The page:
We might come across someone through the mentoring program, a small business that feels quite overwhelmed with the work that's in front of them. For me, it's about going, "We have to start putting one foot in front of the other. Let's focus first on the things that could kill people in your business. Do you know what they are?" Once you've identified those things that can kill people, let's get that right, and let's work back from there.
All the other stuff could feel really interesting or easy to work on, that's not where our focus needs to be. My advice for any small business would be, concentrate on the stuff that is either going to kill someone or have a serious life-changing permanent impact on a person. Get that stuff right and work back from there because otherwise, you can create a lot of noise and not actually work on the right stuff.
[00:13:15] Carol: What are the benefits of a great health and safety culture?
[00:13:17] Abby: Any Google search will show you that there's been a ton of empirical evidence on this now. You get improvements with productivity, you have cost savings, you'll get a happier, healthier workforce. Depending on what you work on and how much effort you put into it, there's benefits galore. I think once you start focusing on safety and you can start seeing how planning for things, having better quality conversations about the work that you do, you'll get efficiencies in a range of areas. They can’t always be defined, but once you start on that journey, it's very hard to break the momentum of it. It's something that you'll get confounding benefits from it over time.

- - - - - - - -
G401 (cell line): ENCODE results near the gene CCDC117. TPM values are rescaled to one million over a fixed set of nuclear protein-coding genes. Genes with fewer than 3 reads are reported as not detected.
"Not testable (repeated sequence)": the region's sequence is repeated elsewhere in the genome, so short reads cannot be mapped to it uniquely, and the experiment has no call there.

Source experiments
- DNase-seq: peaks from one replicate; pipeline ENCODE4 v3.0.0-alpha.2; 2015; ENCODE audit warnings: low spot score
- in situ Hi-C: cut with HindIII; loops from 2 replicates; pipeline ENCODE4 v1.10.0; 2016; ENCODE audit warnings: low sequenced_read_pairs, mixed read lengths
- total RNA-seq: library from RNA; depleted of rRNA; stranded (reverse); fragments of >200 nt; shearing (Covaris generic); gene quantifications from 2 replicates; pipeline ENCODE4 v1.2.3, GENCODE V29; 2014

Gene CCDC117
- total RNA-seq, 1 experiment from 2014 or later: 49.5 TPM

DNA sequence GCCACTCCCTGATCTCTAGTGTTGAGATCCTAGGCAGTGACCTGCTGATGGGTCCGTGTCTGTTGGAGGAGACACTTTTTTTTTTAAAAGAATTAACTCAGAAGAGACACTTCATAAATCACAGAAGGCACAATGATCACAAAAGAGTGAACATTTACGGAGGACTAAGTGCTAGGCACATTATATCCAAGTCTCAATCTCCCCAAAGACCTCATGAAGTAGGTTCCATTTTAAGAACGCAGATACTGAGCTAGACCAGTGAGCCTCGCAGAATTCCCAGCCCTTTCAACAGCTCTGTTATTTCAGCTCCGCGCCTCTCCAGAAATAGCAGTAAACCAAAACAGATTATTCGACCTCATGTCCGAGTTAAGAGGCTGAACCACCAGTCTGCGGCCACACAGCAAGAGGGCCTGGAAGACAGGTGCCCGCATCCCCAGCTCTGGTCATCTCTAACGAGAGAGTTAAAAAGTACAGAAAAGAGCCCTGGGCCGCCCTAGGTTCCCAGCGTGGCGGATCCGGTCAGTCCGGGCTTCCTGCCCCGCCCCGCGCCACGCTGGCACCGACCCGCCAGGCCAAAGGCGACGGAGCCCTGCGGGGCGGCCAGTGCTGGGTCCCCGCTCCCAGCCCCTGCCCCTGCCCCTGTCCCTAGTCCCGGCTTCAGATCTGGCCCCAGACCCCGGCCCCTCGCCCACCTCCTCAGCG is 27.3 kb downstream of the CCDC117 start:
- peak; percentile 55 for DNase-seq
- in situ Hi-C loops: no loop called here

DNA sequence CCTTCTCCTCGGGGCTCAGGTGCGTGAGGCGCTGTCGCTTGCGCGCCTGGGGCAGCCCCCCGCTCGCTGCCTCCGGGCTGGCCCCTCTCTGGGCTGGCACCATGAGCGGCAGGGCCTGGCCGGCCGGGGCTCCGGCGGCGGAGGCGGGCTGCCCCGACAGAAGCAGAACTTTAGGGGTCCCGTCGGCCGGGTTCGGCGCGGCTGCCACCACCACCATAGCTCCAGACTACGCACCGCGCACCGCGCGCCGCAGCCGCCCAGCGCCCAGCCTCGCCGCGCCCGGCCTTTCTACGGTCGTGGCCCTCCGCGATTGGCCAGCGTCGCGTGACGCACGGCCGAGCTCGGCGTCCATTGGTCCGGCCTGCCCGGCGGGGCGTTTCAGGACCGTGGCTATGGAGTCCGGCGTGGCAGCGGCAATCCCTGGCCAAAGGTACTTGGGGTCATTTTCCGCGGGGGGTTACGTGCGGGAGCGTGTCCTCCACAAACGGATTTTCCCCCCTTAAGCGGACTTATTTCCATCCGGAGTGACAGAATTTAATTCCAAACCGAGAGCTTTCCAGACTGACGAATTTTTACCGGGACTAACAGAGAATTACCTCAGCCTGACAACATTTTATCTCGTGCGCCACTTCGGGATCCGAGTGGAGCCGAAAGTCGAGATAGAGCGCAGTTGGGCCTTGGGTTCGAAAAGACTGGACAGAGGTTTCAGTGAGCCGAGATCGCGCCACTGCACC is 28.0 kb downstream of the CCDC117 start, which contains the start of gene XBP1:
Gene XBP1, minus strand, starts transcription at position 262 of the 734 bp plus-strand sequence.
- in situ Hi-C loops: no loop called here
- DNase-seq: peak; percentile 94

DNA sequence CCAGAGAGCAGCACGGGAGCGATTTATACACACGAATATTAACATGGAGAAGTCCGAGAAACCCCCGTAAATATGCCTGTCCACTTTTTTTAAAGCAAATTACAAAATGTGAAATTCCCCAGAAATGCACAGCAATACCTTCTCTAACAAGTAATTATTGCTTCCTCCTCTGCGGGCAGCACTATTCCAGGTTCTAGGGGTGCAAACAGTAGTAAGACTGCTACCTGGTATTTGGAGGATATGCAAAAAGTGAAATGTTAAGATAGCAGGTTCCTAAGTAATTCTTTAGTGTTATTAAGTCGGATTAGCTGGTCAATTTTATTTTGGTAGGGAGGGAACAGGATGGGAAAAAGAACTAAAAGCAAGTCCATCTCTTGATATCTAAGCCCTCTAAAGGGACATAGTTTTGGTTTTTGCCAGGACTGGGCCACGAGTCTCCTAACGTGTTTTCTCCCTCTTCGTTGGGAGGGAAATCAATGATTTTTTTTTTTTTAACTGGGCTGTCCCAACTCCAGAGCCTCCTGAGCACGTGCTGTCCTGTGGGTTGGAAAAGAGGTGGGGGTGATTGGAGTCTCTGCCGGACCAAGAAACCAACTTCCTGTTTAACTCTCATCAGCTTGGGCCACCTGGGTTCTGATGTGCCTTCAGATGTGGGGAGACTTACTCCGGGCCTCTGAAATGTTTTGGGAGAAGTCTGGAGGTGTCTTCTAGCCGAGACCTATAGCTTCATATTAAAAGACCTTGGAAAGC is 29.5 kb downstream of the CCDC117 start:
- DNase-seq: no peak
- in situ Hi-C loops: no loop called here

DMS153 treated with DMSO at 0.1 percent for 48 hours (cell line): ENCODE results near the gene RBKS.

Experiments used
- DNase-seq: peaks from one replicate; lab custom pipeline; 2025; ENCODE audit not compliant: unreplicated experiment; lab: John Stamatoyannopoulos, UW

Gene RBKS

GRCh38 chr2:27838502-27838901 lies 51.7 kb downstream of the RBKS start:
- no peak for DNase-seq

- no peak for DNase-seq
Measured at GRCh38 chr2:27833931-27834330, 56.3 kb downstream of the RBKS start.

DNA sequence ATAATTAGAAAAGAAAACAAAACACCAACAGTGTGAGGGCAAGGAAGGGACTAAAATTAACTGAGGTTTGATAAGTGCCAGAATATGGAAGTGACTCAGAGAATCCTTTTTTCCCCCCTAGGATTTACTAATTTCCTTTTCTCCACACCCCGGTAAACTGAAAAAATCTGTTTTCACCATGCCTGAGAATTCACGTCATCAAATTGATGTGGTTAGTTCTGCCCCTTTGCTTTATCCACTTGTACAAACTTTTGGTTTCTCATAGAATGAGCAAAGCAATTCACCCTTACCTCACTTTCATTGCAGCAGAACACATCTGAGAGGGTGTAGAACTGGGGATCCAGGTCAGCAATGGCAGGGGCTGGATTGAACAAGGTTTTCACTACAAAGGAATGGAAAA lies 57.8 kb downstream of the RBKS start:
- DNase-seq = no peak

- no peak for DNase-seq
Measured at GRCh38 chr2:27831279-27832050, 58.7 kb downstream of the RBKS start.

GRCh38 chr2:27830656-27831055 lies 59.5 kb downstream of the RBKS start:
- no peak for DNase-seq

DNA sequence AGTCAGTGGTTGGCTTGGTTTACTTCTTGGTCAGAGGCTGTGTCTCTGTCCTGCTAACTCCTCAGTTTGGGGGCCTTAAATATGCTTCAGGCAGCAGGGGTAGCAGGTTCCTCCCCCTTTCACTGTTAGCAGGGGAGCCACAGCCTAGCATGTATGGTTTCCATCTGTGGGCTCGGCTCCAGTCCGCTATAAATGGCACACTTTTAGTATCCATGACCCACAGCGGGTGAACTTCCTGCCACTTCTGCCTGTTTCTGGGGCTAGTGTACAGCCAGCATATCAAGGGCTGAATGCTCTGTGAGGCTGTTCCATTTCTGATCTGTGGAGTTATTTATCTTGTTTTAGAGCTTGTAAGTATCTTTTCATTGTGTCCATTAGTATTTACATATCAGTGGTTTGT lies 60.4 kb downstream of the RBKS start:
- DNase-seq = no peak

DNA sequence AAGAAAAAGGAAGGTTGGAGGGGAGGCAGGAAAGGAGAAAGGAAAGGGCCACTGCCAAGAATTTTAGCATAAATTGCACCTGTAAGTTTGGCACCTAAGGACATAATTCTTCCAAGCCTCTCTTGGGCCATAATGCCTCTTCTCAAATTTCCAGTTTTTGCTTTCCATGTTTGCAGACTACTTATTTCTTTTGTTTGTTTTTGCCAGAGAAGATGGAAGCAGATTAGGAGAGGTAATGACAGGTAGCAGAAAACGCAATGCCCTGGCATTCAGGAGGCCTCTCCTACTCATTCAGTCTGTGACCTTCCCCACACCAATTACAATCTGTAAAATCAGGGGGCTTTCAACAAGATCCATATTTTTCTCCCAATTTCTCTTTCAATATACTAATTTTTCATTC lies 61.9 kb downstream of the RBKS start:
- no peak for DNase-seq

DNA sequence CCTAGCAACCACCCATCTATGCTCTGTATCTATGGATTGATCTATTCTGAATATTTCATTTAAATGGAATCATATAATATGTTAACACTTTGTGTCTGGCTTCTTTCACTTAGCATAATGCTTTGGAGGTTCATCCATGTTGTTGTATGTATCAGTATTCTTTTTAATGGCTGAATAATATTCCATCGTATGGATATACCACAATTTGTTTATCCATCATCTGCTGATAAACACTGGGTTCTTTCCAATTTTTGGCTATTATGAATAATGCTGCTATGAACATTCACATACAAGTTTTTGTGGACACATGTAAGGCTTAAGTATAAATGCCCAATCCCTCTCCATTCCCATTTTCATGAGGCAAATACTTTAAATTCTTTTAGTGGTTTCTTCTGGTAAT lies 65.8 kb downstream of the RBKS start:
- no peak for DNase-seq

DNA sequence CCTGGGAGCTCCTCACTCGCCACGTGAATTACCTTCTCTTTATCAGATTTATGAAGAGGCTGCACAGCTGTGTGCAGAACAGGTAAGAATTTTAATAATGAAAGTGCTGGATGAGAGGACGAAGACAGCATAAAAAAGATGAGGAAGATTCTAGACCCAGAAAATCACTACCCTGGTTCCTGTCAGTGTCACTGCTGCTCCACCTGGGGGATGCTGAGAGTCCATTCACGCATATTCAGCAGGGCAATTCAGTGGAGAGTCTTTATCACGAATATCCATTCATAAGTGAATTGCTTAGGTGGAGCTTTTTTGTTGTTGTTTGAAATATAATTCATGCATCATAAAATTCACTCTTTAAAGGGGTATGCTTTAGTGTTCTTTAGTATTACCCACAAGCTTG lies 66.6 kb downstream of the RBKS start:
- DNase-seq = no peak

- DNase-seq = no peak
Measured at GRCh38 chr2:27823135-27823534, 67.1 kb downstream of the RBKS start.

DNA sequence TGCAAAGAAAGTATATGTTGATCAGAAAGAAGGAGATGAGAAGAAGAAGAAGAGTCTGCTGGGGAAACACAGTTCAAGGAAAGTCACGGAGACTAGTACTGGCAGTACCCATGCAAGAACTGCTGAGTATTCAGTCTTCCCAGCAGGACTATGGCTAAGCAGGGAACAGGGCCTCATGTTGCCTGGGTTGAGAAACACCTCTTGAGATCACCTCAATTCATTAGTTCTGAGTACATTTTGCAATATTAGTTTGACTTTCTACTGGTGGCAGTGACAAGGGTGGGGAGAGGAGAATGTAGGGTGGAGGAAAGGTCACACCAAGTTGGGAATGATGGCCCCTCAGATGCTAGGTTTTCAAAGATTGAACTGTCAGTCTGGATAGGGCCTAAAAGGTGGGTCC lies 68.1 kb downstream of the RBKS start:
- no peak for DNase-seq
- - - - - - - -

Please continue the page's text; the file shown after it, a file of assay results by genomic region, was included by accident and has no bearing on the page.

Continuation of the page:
[00:13:57] Carol: Hypothetical for you, Abby. I am an employee A. Maybe I'm a new employee. Maybe I've come in under a contract of some description from a provider and I see something that I don't think is right, but I'm scared to say anything about it. Maybe I'll lose my job. Maybe I won't be invited back. Maybe I'll never be offered that particular contract again. That is the other end of the culture, isn't it? Where you need to somehow create an environment where employees can say, "This is the thing," and not fear repercussion. In fact, feel proud of perhaps identifying that problem.